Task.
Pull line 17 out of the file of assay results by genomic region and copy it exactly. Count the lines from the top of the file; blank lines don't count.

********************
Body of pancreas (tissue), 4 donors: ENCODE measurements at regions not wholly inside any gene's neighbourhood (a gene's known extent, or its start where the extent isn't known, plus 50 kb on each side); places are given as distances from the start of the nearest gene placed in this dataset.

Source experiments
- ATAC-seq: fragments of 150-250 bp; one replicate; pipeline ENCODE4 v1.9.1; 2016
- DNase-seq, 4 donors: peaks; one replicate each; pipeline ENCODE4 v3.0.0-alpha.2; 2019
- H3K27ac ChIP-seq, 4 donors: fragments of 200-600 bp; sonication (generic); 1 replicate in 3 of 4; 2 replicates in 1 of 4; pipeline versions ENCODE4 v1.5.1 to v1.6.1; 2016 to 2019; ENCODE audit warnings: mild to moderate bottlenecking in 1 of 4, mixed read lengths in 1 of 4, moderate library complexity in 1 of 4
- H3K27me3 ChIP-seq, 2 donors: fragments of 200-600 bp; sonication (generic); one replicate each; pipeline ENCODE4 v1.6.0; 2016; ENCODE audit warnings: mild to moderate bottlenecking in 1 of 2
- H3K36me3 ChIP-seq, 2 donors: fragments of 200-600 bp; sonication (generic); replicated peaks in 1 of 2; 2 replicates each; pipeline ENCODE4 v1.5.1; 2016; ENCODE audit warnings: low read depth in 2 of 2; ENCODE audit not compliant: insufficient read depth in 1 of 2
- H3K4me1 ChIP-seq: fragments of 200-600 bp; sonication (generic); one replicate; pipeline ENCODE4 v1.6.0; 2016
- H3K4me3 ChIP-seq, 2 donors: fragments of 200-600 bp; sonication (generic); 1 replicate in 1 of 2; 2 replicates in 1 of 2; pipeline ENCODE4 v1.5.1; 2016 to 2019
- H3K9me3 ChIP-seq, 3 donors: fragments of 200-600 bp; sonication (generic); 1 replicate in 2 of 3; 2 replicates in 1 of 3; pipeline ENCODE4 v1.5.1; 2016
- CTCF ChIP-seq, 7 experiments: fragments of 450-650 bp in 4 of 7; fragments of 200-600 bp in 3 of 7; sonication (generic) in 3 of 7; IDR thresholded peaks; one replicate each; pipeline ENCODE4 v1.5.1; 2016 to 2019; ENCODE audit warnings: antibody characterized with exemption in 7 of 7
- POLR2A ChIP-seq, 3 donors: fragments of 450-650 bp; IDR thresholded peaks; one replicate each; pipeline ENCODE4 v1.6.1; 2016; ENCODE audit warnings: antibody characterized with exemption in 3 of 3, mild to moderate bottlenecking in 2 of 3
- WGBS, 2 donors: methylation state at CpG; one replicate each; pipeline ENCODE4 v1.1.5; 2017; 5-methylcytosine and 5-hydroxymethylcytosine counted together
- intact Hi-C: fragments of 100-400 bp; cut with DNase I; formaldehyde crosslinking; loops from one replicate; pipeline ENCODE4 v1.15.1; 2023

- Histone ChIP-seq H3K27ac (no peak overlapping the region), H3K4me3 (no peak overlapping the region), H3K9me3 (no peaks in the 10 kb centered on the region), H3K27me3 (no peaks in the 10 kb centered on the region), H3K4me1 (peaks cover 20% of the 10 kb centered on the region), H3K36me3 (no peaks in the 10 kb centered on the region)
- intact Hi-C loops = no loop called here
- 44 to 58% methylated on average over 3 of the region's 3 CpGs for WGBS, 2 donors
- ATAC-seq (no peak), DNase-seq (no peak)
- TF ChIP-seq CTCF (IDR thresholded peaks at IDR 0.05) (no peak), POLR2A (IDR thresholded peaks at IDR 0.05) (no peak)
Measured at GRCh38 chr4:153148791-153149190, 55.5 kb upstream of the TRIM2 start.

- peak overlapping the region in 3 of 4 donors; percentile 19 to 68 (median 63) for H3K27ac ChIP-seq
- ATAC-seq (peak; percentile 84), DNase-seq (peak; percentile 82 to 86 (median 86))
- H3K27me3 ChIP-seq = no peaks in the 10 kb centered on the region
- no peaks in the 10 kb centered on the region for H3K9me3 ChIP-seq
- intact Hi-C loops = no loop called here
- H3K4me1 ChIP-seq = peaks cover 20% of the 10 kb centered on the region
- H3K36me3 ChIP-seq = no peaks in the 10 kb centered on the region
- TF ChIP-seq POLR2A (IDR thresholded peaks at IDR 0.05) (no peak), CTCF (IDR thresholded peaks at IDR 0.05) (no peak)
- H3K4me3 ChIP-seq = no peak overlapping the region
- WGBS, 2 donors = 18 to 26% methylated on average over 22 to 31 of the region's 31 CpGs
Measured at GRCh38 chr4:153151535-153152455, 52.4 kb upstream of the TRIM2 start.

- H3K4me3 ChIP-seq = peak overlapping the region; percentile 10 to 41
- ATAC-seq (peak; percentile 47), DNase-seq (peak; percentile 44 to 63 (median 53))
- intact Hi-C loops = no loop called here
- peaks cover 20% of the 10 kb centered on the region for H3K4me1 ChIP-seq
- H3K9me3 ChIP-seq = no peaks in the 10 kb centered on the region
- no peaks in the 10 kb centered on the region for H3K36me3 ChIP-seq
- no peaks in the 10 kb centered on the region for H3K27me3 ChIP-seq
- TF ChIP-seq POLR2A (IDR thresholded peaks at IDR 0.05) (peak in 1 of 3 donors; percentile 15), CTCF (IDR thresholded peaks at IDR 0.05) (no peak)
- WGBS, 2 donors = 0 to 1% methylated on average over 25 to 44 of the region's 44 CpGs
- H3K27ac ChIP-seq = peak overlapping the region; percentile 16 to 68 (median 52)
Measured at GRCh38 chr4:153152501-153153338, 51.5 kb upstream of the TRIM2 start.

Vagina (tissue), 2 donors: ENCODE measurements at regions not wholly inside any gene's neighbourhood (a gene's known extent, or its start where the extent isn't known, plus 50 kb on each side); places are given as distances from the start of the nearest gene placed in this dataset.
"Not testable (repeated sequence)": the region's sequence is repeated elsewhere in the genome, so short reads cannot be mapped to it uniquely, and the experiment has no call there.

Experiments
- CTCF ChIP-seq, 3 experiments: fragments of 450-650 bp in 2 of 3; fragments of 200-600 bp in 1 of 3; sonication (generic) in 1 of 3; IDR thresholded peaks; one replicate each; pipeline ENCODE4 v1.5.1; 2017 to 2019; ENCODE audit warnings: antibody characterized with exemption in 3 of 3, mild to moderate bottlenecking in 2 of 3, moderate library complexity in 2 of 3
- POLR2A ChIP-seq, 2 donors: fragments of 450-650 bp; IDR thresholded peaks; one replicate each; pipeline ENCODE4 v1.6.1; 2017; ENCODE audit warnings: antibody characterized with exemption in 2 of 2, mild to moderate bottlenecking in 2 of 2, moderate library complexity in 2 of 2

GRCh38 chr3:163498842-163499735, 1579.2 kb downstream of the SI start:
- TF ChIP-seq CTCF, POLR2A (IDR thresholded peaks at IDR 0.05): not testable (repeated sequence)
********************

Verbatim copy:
- 44 to 58% methylated on average over 3 of the region's 3 CpGs for WGBS, 2 donors